Investors buy stocks for many different reasons, and differing investment philosophies can easily lead to radically diverging conclusions on the same stock. A good example is Illinois Tool Works (NYSE:ITW). The stock is interesting because it offers different things to growth and value investors, and depending on your perspective, it might fit your portfolio. Let's take a closer look.
Growth investors' perspective
In a nutshell, the company is suffering difficult end markets at present, and management has reduced its full-year organic revenue growth forecast for the last three quarters -- not something growth investors will find appealing. Growth investors usually like to see a company with some earnings momentum.
In addition, a growth investor is usually willing to pay a premium for the possibility of some upside "surprise." However, I think the downside risk is growing for Illinois Tool Works. A breakout of its segmental revenue growth demonstrates the increasing reliance on the automotive, food, and construction segments. Meanwhile, the more cyclical segments, such as welding and electronics, are struggling.
Moreover, the current earnings season is seeing some disappointing results from automotive-focused companies like BorgWarner (NYSE: BWA). The slowdown is mainly in China -- in contrast, the U.S. and EU markets appear to have strengthened slightly -- but the country represents the world's biggest auto market by sales. In addition, Illinois Tool Works' automotive segment has been outperforming the overall automotive end market, but how much longer can that continue?
In short, if current trends continue, Illinois Tool Works could see its future growth prospects challenged -- not something that appeals to a typical growth investor.
Value investors' view
In contrast, value investors will point to the intrinsic value in the stock -- even accepting some downward pressure on revenue and earnings -- and focus on the underlying transformation of the company thanks to its five-year enterprise strategy plan. In other words, even while its end markets are deteriorating, the company is improving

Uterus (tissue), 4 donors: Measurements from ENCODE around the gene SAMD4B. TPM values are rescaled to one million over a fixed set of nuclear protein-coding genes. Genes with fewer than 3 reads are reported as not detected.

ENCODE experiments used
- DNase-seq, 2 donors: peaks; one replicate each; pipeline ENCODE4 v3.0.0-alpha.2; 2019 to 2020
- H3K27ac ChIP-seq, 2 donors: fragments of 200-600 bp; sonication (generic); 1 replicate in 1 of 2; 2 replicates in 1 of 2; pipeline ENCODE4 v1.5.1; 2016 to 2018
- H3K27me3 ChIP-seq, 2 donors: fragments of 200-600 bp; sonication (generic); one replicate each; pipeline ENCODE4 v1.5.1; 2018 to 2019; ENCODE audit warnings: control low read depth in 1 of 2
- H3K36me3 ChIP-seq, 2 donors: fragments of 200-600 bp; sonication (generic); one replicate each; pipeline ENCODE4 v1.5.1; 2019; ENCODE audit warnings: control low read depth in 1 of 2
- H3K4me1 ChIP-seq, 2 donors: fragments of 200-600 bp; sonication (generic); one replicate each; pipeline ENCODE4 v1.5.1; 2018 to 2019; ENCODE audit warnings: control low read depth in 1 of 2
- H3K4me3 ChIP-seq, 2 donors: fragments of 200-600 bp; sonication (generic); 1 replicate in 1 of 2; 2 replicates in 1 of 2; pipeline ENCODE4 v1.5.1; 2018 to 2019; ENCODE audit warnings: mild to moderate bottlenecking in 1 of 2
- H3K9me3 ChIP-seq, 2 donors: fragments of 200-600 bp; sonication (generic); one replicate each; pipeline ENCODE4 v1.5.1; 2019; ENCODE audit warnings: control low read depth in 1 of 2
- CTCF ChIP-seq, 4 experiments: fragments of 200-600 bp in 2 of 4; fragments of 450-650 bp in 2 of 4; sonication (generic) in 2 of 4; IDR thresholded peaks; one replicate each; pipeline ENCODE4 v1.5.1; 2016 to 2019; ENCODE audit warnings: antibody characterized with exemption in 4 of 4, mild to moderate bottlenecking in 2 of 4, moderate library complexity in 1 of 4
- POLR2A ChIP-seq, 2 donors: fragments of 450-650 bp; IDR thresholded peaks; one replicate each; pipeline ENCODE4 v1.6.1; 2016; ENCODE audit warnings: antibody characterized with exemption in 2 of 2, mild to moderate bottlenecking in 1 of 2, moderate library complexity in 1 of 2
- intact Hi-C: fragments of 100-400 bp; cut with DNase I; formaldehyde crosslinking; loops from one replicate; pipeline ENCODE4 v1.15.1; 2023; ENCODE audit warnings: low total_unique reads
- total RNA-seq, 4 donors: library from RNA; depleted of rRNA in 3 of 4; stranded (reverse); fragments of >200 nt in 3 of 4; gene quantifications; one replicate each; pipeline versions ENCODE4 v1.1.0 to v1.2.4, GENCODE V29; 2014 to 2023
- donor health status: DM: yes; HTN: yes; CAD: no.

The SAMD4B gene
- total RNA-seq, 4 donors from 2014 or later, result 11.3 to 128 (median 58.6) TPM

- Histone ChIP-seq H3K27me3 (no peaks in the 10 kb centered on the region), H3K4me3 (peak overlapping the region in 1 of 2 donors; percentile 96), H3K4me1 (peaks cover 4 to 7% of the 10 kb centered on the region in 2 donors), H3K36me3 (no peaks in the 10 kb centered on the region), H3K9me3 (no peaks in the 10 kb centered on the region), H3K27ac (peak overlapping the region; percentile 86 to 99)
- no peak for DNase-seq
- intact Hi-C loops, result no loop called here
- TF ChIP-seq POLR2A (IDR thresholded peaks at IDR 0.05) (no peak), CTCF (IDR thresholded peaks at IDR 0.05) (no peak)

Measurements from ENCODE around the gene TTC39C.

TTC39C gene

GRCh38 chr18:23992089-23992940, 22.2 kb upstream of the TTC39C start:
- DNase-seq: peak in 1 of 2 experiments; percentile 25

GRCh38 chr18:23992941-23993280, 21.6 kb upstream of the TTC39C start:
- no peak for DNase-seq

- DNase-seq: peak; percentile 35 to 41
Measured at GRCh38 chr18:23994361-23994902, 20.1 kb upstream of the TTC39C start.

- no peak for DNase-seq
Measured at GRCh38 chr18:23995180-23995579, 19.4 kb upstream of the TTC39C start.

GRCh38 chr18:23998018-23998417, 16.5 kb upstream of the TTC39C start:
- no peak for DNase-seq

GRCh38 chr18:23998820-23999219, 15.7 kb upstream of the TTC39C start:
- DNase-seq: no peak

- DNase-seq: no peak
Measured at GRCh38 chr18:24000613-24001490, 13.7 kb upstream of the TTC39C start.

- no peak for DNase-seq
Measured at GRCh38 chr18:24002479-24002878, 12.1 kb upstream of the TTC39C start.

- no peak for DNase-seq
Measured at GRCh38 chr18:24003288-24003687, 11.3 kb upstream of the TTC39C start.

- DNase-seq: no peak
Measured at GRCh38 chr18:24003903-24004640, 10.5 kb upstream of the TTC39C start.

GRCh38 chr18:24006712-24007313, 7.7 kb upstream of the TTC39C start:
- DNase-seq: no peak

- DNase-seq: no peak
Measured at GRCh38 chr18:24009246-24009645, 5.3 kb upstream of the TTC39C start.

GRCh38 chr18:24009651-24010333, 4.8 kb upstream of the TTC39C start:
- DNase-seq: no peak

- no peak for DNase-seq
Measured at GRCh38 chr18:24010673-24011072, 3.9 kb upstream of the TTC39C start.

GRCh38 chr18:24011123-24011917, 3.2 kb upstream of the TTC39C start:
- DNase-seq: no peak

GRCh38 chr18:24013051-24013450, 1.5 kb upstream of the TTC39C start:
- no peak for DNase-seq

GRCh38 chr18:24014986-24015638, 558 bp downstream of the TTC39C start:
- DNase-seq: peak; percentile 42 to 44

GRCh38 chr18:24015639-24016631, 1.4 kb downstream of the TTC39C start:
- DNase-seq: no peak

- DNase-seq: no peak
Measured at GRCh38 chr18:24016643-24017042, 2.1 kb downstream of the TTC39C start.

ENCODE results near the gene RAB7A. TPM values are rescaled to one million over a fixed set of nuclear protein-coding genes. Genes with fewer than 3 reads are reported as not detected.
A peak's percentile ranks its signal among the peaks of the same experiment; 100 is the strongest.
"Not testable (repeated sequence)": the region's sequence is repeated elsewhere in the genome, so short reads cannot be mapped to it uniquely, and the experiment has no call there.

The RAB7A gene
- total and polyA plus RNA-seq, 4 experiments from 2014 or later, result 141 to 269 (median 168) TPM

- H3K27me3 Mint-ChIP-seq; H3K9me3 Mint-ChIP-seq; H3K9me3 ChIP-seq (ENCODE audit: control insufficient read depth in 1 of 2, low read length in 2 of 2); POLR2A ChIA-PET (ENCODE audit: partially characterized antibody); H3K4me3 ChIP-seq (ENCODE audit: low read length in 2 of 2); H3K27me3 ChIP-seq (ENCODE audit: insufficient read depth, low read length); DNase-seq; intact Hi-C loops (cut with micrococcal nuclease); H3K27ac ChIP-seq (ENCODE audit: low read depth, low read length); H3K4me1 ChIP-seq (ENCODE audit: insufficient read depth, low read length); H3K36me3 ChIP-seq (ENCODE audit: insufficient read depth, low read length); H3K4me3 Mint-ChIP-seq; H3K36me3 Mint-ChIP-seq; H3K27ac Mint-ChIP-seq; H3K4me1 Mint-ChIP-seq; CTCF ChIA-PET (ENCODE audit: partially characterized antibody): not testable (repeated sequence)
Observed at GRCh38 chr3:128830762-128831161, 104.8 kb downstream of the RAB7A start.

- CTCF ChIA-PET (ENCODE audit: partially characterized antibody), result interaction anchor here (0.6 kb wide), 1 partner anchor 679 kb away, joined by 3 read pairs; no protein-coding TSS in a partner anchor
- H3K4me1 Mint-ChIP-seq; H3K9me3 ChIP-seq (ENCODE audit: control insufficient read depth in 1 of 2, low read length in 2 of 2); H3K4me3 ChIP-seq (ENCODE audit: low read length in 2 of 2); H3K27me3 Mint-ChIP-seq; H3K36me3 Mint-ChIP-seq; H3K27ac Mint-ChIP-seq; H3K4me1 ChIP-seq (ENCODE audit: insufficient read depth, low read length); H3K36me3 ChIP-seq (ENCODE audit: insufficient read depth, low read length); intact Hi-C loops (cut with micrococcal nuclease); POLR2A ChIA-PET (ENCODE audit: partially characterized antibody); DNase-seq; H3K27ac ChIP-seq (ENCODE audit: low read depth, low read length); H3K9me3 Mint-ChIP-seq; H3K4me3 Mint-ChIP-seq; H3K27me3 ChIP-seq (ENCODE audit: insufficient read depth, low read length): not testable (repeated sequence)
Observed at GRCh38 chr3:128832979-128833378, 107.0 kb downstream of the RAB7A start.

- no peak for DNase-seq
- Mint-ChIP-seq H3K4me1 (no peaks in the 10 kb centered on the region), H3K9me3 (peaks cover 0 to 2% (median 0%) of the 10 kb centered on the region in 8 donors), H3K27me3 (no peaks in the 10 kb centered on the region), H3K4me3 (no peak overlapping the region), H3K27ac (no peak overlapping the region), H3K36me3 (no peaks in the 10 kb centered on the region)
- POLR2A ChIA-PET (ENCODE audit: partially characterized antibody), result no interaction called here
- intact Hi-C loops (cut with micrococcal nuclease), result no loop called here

Management plans to increase return on invested capital (ROIC) to 20% or above by the end of 2017, while the target for operating margin is 23% with revenue growth expected to be 200 basis points above global GDP growth.
Indeed, the good news is that the company is largely on track, with margin and ROIC improving in 2016. On a less positive note, the revenue growth target is obviously something that partly depends on how Illinois Tool Works' specific end markets are growing in relation to the global economy. However, value investors may not be unduly concerned. Why not?
Well, ROIC and margin expansion are relatively more important metrics to follow for (at least some) value investors. Higher ROIC, which doesn't necessarily need revenue growth, implies a company can return more capital to shareholders -- through dividend increases and buybacks -- yet still generate the same returns. In addition, margin growth still means earnings (and usually cash flow) growth even if revenues are flat.
Throw in management's commitment to dividends -- the company boasts 50 years of continuously raising dividends -- and the company's impressive history of converting earnings into free cash flow, or FCF, and the stock becomes very attractive. As you can see in the chart below, the free cash flow generated in the aftermath of the last recession would easily have covered any recent year's dividends.
Growth or value?
Growth investors won't like the reduction in full-year revenue and earnings guidance -- the midpoint of full-year 2015 guidance was $5.25 at the start of the year, only to be reduced to $5.10 in the third-quarter results -- or the worsening trends in its end markets. The underlying improvements in margin and ROIC are a positive, but growth investors like me usually like to see top-line growth.
However, a value investor might see things differently. Assuming the company converts 100% of EPS into FCF, then the $5.10 in EPS forecast for 2015 would translate into $5.10 in FCF for 2015 -- putting the stock on an enterprise value, or EV (market cap plus net debt) to FCF multiple of nearly 21 times.
Analysts have EPS growing 8% in 2016, but even if the outlook deteriorates and EPS is flat in 2016, and again assuming a EPS to FCF conversion of 100%, you're still getting a stock on a forward EV/FCF multiple of nearly 21.
Moreover, the margin and ROIC improvements implied in the enterprise strategy plan suggest plenty of near-term upside potential if the economy turns in Illinois Tool Works' favor. Over the long term, the ROIC improvements could create substantive opportunity for the 12% to 14% shareholder returns the company is targeting.
All told, it's probably not a stock for growth investors -- unless you want to take an optimistic view on its end markets -- but value investors might like the investment proposition.